When an entrepreneur wants to launch a company, they typically seek start-up funding through their personal networks or, if they have a track record in business, from conventional sources such as bank loans, government grants and venture capitalists.
But if they're new to entrepreneurship and aren't close to people with the means to invest in their vision, it can be difficult to get off the ground.
The challenges faced by first-time founders—especially women—were the inspiration for a group of 10 current and former female employees of the e-commerce giant Shopify, who in March 2021 established Backbone Angels, a collective of investors dedicated to supporting businesses and ideas that are often overlooked.
"There's a misconception that there aren't a lot of women, women of colour and non-binary people looking for funding, which is simply not true," says Konval Matin, a Carleton University commerce graduate and one of the collective's 10 founding partners. "There are a lot of them. We know this from the number of applications that we see.
"The majority of these founders want to address problems that they've faced themselves," adds Matin. "People who've experienced a problem tend to be more aware of and passionate about the solution. They can design products or services that are tailored to the user experience, which gives them a good chance of succeeding.
"But when you're looking for an investment through a 'friends and family' round of financing, if you're like me, you probably didn't grow up knowing people who could write big cheques, because that type of wealth is just not equitably distributed."
By its first anniversary on International Women's Day in March 2022, Backbone Angels had invested more than $2.3 million (USD) in 42 companies, half of it going to women of colour.
Entrepreneurs apply through an online form, explaining the issue they're addressing, what their background is, who their team is comprised of, what traction they've had so far, how much money they're asking for and how they plan to use the funds. If one of the collective's members is interested, the applicant is asked to present a more detailed pitch.
Backbone Angels Offer a Spectrum of Mentorship and Guidance
Matin and her partners at Backbone Angels decide as individuals whether to invest and what amount. And beyond monetary support, they offer a wide spectrum of mentorship and guidance, tapping into their experiences at Shopify and other jobs to assist the companies they fund in areas such as customer service, law, culture, human resources, product development, design, data management, government relations, marketing and finance.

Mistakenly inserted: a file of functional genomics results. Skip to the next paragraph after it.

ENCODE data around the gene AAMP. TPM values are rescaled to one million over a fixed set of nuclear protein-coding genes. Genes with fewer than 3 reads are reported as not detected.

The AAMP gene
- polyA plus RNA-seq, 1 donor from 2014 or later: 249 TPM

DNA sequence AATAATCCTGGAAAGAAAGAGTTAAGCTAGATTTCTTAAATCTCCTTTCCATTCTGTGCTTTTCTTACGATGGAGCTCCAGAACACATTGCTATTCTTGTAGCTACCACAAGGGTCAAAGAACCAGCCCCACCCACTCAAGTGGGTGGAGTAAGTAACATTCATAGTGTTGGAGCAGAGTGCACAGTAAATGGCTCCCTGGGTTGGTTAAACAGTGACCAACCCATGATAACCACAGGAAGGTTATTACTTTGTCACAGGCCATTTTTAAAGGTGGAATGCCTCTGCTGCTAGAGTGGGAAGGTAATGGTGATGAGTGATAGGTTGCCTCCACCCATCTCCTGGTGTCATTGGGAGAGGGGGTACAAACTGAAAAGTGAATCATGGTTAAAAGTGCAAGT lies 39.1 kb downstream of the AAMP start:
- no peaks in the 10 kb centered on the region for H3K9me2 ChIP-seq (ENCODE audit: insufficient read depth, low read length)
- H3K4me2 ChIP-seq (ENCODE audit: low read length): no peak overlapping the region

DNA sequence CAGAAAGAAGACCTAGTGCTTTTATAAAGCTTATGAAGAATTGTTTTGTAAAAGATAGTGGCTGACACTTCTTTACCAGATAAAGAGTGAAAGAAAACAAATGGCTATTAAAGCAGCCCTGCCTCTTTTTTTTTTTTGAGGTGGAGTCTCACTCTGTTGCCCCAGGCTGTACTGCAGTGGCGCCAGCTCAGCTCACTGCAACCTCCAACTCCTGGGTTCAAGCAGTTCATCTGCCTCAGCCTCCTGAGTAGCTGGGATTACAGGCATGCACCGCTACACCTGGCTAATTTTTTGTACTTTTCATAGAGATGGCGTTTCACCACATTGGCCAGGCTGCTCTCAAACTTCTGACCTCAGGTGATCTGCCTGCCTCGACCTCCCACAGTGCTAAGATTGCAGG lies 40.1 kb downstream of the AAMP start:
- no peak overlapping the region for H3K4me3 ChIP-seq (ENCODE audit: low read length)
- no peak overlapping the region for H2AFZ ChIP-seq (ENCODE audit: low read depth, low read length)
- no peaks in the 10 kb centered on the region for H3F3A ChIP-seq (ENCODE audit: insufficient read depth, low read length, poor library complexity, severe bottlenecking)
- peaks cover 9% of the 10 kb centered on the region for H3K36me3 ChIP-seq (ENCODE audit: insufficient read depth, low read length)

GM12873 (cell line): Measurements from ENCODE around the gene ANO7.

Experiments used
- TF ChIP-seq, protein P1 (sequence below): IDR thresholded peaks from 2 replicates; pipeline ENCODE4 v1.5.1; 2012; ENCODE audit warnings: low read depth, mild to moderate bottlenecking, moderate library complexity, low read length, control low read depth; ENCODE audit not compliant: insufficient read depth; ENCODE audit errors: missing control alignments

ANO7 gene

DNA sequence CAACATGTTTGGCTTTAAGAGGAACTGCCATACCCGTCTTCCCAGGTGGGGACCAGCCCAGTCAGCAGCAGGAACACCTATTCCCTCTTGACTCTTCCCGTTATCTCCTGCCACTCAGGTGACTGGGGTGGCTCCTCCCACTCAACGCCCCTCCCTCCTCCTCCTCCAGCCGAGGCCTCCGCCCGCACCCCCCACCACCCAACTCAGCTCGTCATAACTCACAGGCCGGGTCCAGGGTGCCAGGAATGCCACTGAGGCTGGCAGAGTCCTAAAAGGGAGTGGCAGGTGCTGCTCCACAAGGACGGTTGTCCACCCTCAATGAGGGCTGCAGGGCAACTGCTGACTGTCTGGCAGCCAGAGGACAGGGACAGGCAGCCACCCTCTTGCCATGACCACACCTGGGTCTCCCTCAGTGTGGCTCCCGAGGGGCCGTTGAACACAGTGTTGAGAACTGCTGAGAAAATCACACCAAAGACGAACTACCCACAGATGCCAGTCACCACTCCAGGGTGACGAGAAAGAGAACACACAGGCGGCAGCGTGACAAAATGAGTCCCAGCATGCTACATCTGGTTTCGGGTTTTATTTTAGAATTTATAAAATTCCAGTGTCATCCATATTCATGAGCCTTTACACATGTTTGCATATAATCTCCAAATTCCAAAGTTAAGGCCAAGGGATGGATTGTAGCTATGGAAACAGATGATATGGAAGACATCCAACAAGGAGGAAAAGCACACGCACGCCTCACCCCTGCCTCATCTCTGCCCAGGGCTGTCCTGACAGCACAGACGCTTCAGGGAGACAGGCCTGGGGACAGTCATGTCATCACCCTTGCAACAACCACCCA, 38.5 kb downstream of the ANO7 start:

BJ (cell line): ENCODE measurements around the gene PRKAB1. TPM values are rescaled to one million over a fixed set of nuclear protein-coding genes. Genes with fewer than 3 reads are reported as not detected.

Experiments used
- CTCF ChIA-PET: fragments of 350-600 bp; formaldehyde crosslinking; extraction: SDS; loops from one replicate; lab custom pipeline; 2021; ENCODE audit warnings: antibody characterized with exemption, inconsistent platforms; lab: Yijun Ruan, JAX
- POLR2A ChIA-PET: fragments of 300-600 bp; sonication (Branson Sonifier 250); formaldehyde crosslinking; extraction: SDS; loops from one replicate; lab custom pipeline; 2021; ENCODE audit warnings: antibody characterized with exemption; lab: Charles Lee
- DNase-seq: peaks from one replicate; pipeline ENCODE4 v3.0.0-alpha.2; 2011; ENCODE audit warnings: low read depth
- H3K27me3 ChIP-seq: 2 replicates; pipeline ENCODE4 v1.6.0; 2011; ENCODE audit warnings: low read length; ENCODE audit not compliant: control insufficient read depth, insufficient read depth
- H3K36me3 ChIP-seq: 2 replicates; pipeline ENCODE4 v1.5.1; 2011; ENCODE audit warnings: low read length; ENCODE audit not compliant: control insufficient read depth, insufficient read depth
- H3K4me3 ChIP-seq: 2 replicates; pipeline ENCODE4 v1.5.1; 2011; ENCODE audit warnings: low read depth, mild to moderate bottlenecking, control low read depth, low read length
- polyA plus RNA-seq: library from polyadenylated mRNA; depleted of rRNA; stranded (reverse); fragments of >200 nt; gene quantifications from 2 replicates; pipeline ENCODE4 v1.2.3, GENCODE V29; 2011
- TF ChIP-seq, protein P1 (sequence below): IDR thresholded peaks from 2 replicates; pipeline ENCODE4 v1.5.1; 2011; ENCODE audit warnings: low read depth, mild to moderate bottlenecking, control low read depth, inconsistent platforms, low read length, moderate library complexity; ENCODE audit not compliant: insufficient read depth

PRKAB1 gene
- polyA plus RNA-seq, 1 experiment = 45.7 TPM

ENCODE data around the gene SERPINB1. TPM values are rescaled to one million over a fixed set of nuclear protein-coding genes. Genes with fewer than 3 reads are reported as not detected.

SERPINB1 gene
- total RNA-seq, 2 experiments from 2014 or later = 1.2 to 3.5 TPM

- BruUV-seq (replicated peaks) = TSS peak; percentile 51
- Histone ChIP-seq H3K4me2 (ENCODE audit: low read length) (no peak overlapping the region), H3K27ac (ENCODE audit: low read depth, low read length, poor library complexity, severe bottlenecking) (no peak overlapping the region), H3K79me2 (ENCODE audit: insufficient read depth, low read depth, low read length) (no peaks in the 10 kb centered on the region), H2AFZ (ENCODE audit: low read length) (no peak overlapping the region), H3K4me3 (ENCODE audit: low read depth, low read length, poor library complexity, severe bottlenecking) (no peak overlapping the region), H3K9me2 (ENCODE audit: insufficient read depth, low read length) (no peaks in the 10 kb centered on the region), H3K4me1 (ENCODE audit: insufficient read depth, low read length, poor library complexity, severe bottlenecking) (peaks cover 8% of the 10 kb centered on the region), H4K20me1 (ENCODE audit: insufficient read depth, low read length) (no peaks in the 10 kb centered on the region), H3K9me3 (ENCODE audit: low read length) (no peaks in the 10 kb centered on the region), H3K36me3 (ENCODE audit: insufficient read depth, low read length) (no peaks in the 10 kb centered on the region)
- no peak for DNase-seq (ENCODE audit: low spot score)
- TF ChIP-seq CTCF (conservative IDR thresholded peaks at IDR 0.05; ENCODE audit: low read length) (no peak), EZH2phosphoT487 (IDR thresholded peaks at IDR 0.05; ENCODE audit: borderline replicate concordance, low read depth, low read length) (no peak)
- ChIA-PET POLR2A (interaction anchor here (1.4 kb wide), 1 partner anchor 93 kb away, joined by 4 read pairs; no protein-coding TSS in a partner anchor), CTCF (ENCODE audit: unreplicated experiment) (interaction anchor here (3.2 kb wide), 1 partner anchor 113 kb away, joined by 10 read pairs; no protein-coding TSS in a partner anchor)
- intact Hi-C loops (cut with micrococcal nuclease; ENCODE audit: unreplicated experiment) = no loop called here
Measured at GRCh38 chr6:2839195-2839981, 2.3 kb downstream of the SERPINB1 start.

"We all have a different perspective, a different way of thinking," says Matin, who was Shopify's Director of Culture and Talent Development for six years and is one of three Carleton alumni in Backbone Angels, along with Sprott School of Business graduate Brittany Forsyth, the former Chief Talent Officer at Shopify, and Alexandra Clark, a Political Science graduate and Shopify’s VP, Strategic Initiatives.
"Even if a venture receives funding from one or two of us, the beautiful thing about Backbone Angels is that you access the expertise of all 10 of us."
Among the companies that Matin has invested in are Texas-based sustainable pre-fab home builder Astreia, digital trademarking platform Haloo and Toronto-based Daily Blends, which uses smart fridges to serve ready-to-eat fresh food 24/7 and meshes with her interest in helping people access healthy, nutritious food.
"I'm really interested in solving problems at an infrastructure level," says Matin, "and as a collective we're interested in companies that specifically solve problems through scale, because that's what we all experienced at Shopify."
As much as Matin enjoys working with her partners in Backbone Angels—women who trust and respect one another—and believes wholeheartedly in their mission, she stresses that it's not a charity, that they see business success as the key to progress.
"We all think that there should be more women starting companies, that they should own a bigger piece of the pie and become investors themselves," she says.
"I also think that the experiences they've had can play a major role in their ability to launch viable businesses.
"They can come up with better, more creative solutions because of their lived experiences, and the restraints they've faced can give them the resiliency they need to keep going and push through barriers. The problems they're tackling need to be solved. They have critical skills and knowledge—and so do we."